Wadim, isn't that 95% of the proof? First let me correct your first displayed equation (thanks to fherzig for pointing this out): It is not sufficient for the proof, but $$\sum_{i=0}^{n-1}\binom{4n}{2i}P_i(t)P_i(s) =\sum_{i=0}^{n-1}\binom{4n}{2i+1}\hat P_i(t)\hat P_i(s)$$ is, where $t$ and $s$ are two independent variables.
Let me rename your $P_i$ as $Q_{2i}$ and your $\hat{P_i}$ as $Q_i$, Q_{2i+1}$, so that your equation $$\sum_{i=0}^{n-1}\binom{4n}{2i}P_i(t)P_i(s) =\sum_{i=0}^{n-1}\binom{4n}{2i+1}\hat P_i(t)\hat P_i(s)$$ becomes $$\sum_{i=0}^{2n-1}\left(-1\right)^i\binom{4n}{i}Q_i(t)Q_i(s)=0.$$ Now let$Q$be the polynomial$Q\left(t\right)=t^{n-1}$(I suspect the below proof works with any polynomial$Q$of degree$n-1$(not less!), but I'm not completely sure and don't have the time to check) and let$Q_i\left(t\right)=\left(2n-i\right)Q\left(t-\left(2n-i\right)^2\right)$for every$i\in\mathbb Z$. Being a polynomial in$i$of degree$2\left(2\left(n-1\right)+1\right)=4n$2\left(2\left(n-1\right)+1\right)<4n$ (for fixed $t$ and $s$), the term $Q_i\left(t\right)Q_i\left(s\right)$ satisfies $$\sum_{i=0}^{4n}\left(-1\right)^i\binom{4n}{i}Q_i(t)Q_i(s)=0,$$ since the $\left(4n+1\right)$-th 4n$-th finite difference of a polynomial of degree$< 4n$is zero. Due to the symmetry of the function$i\mapsto Q_i\left(t\right)Q_i\left(s\right)$around$i=2n$, and due to$Q_{2n}\left(t\right)=0$, this becomes $$\sum_{i=0}^{2n-1}\left(-1\right)^i\binom{4n}{i}Q_i(t)Q_i(s)=0.$$ Now it remains to prove that each of the families$\left(Q_1,Q_3,...,Q_{2n-1}\right)$and$\left(Q_0,Q_2,...,Q_{2n-2}\right)$spans the space of all polynomials in$t$of degree$< n$. This is a particular case of a more general fact: If$x_1$,$x_2$, ...,$x_n$are$n$pairwise distinct reals, then the polynomials$\left(t-x_1\right)^{n-1}$,$\left(t-x_2\right)^{n-1}$, ...,$\left(t-x_n\right)^{n-1}$are linearly independent. In order to prove this, assume that they are linearly dependent, take their derivatives of all possible orders, evaluate at$t=0$, and get a contradiction because Vandermonde's determinant is nonzero. 3 added 61 characters in body; added 300 characters in body Wadim, isn't that 95% of the proof? First let me correct your first displayed equation (thanks to fherzig for pointing this out): It is not sufficient for the proof, but $$\sum_{i=0}^{n-1}\binom{4n}{2i}P_i(t)P_i(s) =\sum_{i=0}^{n-1}\binom{4n}{2i+1}\hat P_i(t)\hat P_i(s)$$ is, where$t$and$s$are two independent variables. Let me rename your$P_i$as$Q_{2i}$and your$\hat{P_i}$as$Q_i$, so that your equation $$\sum_{i=0}^{n-1}\binom{4n}{2i}P_i(t)^2 sum_{i=0}^{n-1}\binom{4n}{2i}P_i(t)P_i(s) =\sum_{i=0}^{n-1}\binom{4n}{2i+1}\hat P_i(t)^2 P_i(t)\hat P_i(s)$$ becomes $$\sum_{i=0}^{2n-1}\left(-1\right)^i\binom{4n}{i}Q_i(t)^2=0. sum_{i=0}^{2n-1}\left(-1\right)^i\binom{4n}{i}Q_i(t)Q_i(s)=0.$$ Now let$Q$be the polynomial$Q\left(t\right)=t^{n-1}$(I suspect the below proof works with any polynomial$Q$of degree$n-1$(not less!), but I'm not completely sure and don't have the time to check) and let$Q_i\left(t\right)=\left(2n-i\right)Q\left(t-\left(2n-i\right)^2\right)$for every$i\in\mathbb Z$. Being a polynomial in$i$of degree$2\left(2\left(n-1\right)+1\right)=4n$(for fixed$t$), t$ and $s$), the square term $Q_i\left(t\right)^2$ Q_i\left(t\right)Q_i\left(s\right)$satisfies $$\sum_{i=0}^{4n}\left(-1\right)^i\binom{4n}{i}Q_i(t)^2=0, sum_{i=0}^{4n}\left(-1\right)^i\binom{4n}{i}Q_i(t)Q_i(s)=0,$$ since the$\left(4n+1\right)$-th finite difference of a polynomial of degree$4n$is zero. Due to the symmetry of the function$i\mapsto Q_i\left(t\right)^2$Q_i\left(t\right)Q_i\left(s\right)$ around $i=2n$, and due to $Q_{2n}\left(t\right)=0$, this becomes $$\sum_{i=0}^{2n-1}\left(-1\right)^i\binom{4n}{i}Q_i(t)^2=0. sum_{i=0}^{2n-1}\left(-1\right)^i\binom{4n}{i}Q_i(t)Q_i(s)=0.$$ Now it remains to prove that each of the families $\left(Q_1,Q_3,...,Q_{2n-1}\right)$ and $\left(Q_0,Q_2,...,Q_{2n-2}\right)$ spans the space of all polynomials in $t$ of degree $< n$. This is a particular case of a more general fact: If $x_1$, $x_2$, ..., $x_n$ are $n$ pairwise distinct reals, then the polynomials $\left(t-x_1\right)^{n-1}$, $\left(t-x_2\right)^{n-1}$, ..., $\left(t-x_n\right)^{n-1}$ are linearly independent. In order to prove this, assume that they are linearly dependent, take their derivatives of all possible orders, evaluate at $t=0$, and get a contradiction because Vandermonde's determinant is nonzero.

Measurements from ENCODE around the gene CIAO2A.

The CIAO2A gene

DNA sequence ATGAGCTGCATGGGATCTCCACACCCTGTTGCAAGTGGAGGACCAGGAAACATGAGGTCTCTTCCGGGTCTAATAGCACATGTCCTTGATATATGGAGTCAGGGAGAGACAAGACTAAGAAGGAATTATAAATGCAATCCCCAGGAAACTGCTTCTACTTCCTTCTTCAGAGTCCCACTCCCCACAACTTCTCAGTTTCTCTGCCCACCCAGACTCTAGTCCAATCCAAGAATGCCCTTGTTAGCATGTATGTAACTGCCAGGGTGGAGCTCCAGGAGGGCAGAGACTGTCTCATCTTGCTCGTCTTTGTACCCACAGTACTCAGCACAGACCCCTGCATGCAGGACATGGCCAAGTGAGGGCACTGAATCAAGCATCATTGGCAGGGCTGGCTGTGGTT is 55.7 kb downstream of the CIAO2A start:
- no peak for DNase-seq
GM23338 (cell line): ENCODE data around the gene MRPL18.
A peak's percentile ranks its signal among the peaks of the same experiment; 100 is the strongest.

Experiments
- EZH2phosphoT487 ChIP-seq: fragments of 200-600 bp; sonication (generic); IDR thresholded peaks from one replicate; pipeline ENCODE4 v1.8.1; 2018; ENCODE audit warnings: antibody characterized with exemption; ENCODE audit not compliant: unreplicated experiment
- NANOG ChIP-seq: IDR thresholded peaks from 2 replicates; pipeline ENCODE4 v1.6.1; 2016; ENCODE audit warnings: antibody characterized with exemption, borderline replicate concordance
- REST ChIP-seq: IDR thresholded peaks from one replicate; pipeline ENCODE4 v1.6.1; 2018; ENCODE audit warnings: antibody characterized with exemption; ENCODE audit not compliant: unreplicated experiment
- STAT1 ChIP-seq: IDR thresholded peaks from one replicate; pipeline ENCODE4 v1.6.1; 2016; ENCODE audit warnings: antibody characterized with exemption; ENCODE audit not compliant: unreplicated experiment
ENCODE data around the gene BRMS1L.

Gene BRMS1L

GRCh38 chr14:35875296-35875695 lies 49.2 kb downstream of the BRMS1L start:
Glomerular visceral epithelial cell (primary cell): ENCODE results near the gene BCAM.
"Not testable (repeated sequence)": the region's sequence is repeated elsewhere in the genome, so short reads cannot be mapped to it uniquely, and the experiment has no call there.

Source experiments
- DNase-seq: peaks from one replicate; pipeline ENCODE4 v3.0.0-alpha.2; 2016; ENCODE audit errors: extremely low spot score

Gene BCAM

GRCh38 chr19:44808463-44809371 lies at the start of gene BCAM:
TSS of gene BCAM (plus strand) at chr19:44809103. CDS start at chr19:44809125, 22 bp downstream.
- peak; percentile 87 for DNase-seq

Wadim, isn't that 95% of the proof? Let me rename your $P_i$ as $Q_{2i}$ and your $\hat{P_i}$ as $Q_i$, so that your equation $$\sum_{i=0}^{n-1}\binom{4n}{2i}P_i(t)^2 =\sum_{i=0}^{n-1}\binom{4n}{2i+1}\hat P_i(t)^2$$ becomes $$\sum_{i=0}^{2n-1}\left(-1\right)^i\binom{4n}{i}Q_i(t)^2=0.$$ Now let $Q$ be the polynomial $Q\left(t\right)=t^{n-1}$ (I suspect the below proof works with any polynomial $Q$ of degree $n-1$ (not less!), but I'm not completely sure and don't have the time to check) and let $Q_i\left(t\right)=\left(2n-i\right)^2Q\left(t-\left(2n-i\right)^2\right)$ Q_i\left(t\right)=\left(2n-i\right)Q\left(t-\left(2n-i\right)^2\right)$for every$i\in\mathbb Z$. Being a polynomial in$i$of degree$2\left(2\left(n-1\right)+1\right)=4n$(for fixed$t$), the square$Q_i\left(t\right)^2$satisfies $$\sum_{i=0}^{4n}\left(-1\right)^i\binom{4n}{i}Q_i(t)^2=0,$$ since the$\left(4n+1\right)$-th finite difference of a polynomial of degree$4n$is zero. Due to the symmetry of the function$i\mapsto Q_i\left(t\right)$Q_i\left(t\right)^2$ around $i=2n$, and due to $Q_{2n}\left(t\right)=0$, this becomes $$\sum_{i=0}^{2n-1}\left(-1\right)^i\binom{4n}{i}Q_i(t)^2=0.$$ Now it remains to prove that each of the families $\left(Q_1,Q_3,...,Q_{2n-1}\right)$ and $\left(Q_0,Q_2,...,Q_{2n-2}\right)$ spans the space of all polynomials in $t$ of degree $< n$. This is a particular case of a more general fact: If $x_1$, $x_2$, ..., $x_n$ are $n$ pairwise distinct reals, then the polynomials $\left(t-x_1\right)^{n-1}$, $\left(t-x_2\right)^{n-1}$, ..., $\left(t-x_n\right)^{n-1}$ are linearly independent. In order to prove this, assume that they are linearly dependent, take their derivatives of all possible orders, evaluate at $t=0$, and get a contradiction because Vandermonde's determinant is nonzero.